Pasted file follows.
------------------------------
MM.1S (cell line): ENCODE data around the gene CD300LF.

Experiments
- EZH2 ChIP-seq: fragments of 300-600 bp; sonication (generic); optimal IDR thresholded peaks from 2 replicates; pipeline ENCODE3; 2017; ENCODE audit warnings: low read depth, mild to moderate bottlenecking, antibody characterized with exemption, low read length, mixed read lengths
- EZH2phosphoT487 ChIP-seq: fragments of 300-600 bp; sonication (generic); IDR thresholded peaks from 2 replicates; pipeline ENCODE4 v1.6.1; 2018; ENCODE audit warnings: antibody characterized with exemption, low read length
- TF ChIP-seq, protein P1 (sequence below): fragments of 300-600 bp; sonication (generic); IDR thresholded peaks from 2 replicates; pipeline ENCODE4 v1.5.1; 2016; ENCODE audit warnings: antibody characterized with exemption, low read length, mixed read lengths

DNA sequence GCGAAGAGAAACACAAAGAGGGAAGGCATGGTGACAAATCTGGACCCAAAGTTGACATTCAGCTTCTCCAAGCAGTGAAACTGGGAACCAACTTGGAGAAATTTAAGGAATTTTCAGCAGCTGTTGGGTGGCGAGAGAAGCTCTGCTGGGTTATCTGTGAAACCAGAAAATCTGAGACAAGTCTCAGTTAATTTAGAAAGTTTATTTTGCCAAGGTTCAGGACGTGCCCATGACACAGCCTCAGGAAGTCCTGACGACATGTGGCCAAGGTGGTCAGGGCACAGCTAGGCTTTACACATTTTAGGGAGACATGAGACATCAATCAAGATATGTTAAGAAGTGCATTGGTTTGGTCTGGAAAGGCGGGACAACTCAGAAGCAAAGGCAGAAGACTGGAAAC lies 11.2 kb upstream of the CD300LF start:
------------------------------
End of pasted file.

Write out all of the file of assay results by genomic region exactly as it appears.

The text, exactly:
MM.1S (cell line): ENCODE data around the gene CD300LF.

Experiments
- EZH2 ChIP-seq: fragments of 300-600 bp; sonication (generic); optimal IDR thresholded peaks from 2 replicates; pipeline ENCODE3; 2017; ENCODE audit warnings: low read depth, mild to moderate bottlenecking, antibody characterized with exemption, low read length, mixed read lengths
- EZH2phosphoT487 ChIP-seq: fragments of 300-600 bp; sonication (generic); IDR thresholded peaks from 2 replicates; pipeline ENCODE4 v1.6.1; 2018; ENCODE audit warnings: antibody characterized with exemption, low read length
- TF ChIP-seq, protein P1 (sequence below): fragments of 300-600 bp; sonication (generic); IDR thresholded peaks from 2 replicates; pipeline ENCODE4 v1.5.1; 2016; ENCODE audit warnings: antibody characterized with exemption, low read length, mixed read lengths

DNA sequence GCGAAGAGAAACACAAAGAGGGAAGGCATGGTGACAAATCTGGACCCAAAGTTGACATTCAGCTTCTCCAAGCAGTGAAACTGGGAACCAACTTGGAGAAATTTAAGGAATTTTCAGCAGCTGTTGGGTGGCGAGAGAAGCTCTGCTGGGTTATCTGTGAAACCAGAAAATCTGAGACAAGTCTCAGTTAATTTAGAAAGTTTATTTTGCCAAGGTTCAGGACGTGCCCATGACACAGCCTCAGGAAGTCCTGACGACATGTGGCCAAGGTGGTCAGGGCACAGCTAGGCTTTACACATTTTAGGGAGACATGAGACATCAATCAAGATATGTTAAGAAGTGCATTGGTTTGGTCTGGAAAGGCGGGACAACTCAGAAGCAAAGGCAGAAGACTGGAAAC lies 11.2 kb upstream of the CD300LF start: